Tuesday, 6 January 2015

A piece of home or heaven

This morning on the way to school I played Simon and Garfunkel for the kids. I turned the volume up louder than usual and we rode in silence as we listened to The boxer. Midway through the song, I adjusted the rearview mirror to see how they were taking it in. Both boys were looking out the window, watching the cars slide gingerly along the cold snowy terrain.  I turned my attention back to the road, lost myself in the story, musing over  the genius blend of music and poetry.

It filled me with glory despite the dim, blustery January morning.

We poked around a second-hand music store, a relic in today’s uber-tech environment, over the Christmas break and although we were looking for some inexpensive copies of Star Wars - Shaune has been anxiously waiting for the right time to introduce the saga to the kids, I thumbed through the  CDs hoping to find something on the mental checklist I’d been keeping.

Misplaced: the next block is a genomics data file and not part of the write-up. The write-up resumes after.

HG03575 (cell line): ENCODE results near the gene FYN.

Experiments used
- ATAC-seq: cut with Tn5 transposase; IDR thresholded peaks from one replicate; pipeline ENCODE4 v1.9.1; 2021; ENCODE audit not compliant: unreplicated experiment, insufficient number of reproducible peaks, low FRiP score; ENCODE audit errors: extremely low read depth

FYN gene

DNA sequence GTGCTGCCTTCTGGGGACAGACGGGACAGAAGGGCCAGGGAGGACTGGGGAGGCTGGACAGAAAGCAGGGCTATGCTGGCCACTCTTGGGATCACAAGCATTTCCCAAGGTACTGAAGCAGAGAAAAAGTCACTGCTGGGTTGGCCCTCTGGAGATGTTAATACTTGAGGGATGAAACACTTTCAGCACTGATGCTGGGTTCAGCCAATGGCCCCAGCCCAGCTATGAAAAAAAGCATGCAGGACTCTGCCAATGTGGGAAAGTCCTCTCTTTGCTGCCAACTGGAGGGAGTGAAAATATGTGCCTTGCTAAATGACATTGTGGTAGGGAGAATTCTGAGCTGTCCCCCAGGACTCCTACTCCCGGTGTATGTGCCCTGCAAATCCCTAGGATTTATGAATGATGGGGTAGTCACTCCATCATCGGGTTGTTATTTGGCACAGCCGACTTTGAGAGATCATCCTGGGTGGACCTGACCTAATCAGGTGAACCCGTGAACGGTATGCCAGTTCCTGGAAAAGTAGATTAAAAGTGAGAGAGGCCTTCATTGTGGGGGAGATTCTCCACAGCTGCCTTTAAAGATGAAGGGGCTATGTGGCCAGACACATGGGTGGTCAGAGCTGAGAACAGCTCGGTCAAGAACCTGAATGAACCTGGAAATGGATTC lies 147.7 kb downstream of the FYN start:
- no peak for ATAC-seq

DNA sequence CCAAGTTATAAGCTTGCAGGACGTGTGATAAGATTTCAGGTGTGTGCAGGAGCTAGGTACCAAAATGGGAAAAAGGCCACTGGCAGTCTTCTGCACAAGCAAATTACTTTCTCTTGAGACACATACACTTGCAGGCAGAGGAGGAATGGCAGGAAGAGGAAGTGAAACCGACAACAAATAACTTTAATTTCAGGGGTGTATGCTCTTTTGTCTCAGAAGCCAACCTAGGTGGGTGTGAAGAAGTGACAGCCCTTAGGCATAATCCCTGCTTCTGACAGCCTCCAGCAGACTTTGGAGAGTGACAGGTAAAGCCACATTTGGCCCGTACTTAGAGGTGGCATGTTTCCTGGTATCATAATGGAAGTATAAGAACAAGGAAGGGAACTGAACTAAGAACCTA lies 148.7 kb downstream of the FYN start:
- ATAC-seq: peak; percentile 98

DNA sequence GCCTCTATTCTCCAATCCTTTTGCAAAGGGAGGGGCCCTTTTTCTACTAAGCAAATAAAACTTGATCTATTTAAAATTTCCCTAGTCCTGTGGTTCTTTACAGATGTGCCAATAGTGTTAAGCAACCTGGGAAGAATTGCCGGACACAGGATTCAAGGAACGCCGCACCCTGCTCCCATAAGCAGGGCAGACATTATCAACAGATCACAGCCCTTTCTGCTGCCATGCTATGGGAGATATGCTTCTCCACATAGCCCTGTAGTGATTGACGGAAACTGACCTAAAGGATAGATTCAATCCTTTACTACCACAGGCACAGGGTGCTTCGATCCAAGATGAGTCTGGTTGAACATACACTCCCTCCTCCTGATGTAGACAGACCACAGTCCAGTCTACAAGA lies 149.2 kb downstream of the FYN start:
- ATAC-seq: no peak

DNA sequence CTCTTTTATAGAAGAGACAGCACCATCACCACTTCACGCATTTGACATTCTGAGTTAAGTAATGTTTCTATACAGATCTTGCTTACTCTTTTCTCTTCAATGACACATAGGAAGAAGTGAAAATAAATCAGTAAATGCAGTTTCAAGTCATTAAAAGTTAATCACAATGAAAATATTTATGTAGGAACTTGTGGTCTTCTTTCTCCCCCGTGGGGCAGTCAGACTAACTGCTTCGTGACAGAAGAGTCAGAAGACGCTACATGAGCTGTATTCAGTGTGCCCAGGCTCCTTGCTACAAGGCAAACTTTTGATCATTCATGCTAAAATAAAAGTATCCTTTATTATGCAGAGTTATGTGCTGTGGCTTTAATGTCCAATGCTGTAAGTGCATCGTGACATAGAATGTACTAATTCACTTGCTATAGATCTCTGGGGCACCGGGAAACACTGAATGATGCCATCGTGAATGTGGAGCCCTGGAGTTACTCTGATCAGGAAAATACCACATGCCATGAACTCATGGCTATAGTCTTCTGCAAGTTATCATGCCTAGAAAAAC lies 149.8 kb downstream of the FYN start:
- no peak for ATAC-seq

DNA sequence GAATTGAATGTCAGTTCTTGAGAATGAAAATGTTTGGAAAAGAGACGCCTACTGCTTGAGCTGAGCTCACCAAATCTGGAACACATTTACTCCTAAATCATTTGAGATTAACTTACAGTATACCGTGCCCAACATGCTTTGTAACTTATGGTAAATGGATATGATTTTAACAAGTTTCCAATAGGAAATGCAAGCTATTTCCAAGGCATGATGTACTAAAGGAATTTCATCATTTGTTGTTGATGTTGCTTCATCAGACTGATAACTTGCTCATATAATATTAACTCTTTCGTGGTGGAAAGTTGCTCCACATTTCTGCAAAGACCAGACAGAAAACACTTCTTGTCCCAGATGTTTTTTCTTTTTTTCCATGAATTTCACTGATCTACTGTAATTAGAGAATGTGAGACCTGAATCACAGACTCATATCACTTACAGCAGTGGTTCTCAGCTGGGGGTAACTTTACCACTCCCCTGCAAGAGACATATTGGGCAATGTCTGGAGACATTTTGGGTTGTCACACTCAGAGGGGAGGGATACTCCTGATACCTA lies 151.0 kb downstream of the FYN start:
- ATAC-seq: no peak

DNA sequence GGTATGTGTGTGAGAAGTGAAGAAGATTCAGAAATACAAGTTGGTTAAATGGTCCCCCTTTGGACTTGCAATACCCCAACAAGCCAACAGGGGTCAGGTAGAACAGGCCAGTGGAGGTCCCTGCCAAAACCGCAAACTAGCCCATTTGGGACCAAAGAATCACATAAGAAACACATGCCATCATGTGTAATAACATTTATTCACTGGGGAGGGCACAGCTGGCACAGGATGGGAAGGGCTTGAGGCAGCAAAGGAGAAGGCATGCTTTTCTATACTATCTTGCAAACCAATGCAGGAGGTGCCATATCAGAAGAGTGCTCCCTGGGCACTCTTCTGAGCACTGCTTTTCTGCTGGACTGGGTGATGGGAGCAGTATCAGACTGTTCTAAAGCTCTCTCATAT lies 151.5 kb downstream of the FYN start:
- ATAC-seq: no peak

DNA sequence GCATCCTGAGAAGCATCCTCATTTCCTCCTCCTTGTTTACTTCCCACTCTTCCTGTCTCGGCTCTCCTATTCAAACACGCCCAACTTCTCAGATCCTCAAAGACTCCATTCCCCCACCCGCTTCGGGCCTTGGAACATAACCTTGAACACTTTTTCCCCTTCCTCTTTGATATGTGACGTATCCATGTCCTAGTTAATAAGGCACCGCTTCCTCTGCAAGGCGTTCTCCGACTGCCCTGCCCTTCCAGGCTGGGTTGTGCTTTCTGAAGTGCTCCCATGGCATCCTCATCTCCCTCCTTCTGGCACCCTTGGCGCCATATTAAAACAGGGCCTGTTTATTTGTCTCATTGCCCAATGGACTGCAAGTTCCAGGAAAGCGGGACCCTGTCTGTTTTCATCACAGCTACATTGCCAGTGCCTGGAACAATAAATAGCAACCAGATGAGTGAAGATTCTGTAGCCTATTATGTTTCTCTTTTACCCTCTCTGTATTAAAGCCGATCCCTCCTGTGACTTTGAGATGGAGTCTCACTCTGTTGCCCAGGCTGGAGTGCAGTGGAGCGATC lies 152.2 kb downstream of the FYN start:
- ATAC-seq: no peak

I hit the jackpot when I saw the familiar cover of their Greatest Hits album; I’d owned it almost twenty years ago in university. In the days that followed, I listened to it a handful of times, as a mother and grown woman now, and still it felt like I’d found a piece of home or heaven, just like it did all those years ago.

We didn’t do much else over the break. I spent many early mornings running outside, eight or so kilometers and just as many mornings looking for workouts on the internet, which I did in the basement amid the Lego builder and budding artist who were given plenty of warning about what could happen should they interrupt me for the 45 minutes I needed.